Mr. Jo said to me with a big smile, “Not real!”
Against a backdrop of real and not real things, I took pictures with Mr. Choi, Mr. Kim, Mr. Oh, Mr. Jo, and the many other Misters who smiled with me as our group traveled around for hours visiting the historic sites and natural settings.
Mr. Choi and I were the last to leave the area. We played around a frozen river, and like fearless children, we edged onto the thin ice. As my right foot cracked the sheet under me, Mr. Seo, one of the kindest men I’d ever met, and the busy organizer of our trip, yelled from beyond the shore.
“Let’s go. We are leaving!”
We chuckled as we ran off the ice and towards the bus. Our final stop was another private academy that had been built on a mountainside. At the top, a few of us sat on any available tree stump, tired from a day full of walking trails and kicking dirt. I leaned against a pole and looked out at the horizon. There were only a few clouds in the sky, and from where we were, we could see mountains and smaller hilltops fade into the horizon. With the sun setting, things gave off a beautifully surreal glow, and it all seemed to have been drawn by some skilled hand using only varying mixtures of orange juice, water, and wet earth. I gazed at it for a few moments and thought about my time in South Korea, a beautiful country with beautiful people to whom I would, sooner or later, have to say goodbye to.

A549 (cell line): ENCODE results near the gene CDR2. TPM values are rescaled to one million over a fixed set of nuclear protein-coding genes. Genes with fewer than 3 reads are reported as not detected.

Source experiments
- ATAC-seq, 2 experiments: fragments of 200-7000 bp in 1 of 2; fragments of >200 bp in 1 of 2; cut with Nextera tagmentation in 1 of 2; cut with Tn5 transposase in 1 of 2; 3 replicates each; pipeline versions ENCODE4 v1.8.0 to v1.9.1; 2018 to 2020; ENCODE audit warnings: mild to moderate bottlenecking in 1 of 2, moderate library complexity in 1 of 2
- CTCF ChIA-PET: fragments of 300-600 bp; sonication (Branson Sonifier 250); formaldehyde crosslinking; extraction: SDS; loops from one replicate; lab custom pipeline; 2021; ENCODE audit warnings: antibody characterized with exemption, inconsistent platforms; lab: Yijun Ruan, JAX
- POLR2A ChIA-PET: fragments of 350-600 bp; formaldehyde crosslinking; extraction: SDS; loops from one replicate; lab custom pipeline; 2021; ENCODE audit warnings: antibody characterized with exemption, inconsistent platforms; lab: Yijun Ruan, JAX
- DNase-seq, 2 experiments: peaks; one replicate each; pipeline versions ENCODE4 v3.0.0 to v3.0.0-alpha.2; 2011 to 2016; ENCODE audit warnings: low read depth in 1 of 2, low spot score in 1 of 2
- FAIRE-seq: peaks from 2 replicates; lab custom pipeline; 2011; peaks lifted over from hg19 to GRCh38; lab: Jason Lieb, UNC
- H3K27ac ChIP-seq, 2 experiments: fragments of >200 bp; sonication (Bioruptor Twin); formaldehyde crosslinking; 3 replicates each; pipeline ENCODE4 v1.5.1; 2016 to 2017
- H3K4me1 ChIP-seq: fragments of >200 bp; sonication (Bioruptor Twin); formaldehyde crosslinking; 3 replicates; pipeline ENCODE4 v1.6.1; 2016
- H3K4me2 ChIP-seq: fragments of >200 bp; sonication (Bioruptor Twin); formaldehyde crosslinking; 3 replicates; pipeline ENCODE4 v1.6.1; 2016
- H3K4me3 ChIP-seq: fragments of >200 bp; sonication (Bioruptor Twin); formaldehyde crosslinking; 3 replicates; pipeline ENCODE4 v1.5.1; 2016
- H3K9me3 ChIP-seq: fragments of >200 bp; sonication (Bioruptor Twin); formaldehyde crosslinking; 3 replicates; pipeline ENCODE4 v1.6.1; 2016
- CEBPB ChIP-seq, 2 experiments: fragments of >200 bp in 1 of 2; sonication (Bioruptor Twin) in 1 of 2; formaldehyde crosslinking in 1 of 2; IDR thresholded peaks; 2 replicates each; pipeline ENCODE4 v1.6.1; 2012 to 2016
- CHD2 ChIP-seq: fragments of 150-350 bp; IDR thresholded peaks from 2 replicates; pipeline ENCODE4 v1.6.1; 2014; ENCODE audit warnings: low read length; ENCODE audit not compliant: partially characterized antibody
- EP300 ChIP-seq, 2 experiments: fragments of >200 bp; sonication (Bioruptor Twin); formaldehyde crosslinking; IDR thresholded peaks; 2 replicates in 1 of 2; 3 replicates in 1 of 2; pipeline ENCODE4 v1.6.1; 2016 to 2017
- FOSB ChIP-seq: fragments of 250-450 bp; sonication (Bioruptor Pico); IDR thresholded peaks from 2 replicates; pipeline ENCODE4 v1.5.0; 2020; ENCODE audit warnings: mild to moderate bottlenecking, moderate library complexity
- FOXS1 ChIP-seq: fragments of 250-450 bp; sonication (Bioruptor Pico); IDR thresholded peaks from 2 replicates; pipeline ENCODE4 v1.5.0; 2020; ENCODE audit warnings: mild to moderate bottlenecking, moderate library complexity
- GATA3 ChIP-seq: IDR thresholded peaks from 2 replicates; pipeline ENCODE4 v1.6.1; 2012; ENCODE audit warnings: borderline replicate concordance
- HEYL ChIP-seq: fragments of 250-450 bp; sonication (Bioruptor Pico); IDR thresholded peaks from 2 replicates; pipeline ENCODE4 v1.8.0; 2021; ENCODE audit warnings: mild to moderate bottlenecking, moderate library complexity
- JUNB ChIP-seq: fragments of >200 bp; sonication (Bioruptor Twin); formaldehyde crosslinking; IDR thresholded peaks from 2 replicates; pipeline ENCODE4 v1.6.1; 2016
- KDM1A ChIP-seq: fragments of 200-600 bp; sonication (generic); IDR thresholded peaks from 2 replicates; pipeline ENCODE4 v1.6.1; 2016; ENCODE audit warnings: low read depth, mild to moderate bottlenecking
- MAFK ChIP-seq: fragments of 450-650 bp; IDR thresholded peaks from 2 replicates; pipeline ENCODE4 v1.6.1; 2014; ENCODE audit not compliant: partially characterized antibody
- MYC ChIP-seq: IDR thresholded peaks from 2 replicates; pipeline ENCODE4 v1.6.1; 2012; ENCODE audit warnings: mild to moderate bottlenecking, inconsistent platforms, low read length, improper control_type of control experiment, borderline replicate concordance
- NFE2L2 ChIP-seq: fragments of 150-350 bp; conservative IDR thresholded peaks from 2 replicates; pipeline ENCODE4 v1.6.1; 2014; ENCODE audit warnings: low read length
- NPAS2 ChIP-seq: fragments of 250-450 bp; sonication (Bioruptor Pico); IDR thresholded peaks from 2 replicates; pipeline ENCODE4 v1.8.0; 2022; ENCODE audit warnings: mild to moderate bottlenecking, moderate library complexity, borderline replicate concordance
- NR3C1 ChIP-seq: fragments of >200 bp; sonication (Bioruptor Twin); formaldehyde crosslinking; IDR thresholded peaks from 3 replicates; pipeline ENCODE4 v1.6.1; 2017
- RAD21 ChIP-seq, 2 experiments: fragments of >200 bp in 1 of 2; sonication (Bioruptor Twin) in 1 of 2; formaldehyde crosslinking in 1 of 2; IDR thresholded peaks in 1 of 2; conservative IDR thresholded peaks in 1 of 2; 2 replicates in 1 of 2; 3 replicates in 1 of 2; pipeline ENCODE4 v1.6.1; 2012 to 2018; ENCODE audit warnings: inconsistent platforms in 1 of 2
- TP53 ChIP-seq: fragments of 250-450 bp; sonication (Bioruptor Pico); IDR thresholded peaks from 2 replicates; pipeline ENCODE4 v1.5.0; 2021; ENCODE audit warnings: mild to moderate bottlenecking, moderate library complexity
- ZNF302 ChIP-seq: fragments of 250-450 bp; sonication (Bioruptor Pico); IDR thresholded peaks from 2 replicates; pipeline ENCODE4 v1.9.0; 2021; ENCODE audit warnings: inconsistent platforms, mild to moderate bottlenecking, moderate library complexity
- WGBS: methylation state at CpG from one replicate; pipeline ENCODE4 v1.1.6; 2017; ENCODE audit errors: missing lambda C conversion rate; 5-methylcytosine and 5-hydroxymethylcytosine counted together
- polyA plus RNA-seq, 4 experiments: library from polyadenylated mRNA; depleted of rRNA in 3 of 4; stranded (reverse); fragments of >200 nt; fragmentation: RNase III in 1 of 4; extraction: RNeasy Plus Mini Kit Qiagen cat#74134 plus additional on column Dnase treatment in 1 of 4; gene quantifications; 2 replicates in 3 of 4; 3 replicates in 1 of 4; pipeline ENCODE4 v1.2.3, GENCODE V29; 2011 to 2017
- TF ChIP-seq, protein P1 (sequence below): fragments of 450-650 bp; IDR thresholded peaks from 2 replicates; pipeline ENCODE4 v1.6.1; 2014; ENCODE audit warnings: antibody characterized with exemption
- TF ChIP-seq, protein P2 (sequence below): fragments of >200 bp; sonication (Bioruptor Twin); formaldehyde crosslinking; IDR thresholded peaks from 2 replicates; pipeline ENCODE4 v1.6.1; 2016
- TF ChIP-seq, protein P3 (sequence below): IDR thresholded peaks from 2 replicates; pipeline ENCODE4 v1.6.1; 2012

Mr. Yang prompted me to get ready to leave. His smile was warm and constant, and he told me it was time for dinner. We talked about his family while walking down together. He told me that his two-year-old son had started talking, and I was happy for him.
The school staff of fifty or so people sat in rows at a barbeque beef place. With our shoes off, we grabbed chopsticks and waited for the plates of raw beef to arrive. Like most of the trip, the few female teachers and staff kept to themselves in pockets that were barely entered by men. The farthest I went was to glance every so often at Ms. Kim, who would catch my gaze and look me in the eyes right back. She spoke almost no English so I kept my thoughts to myself and sat on the floor with my legs bent, waiting for the food to come.
When it did, the noises from the men got louder. The beef sizzled on the communal grill and shot glasses began to go around. Mr. Choi sat across from me and offered to pour me a shot of soju. I remembered my promise in the back of the bus.
During our three-hour ride he plainly said, “I want to drink with you, Alex.”
“Okay,” I chuckled. “We’re gonna get drunk tonight. As soon as we get to the restaurant.”
He smiled and said, “Cool.”
I let him pour me a shot.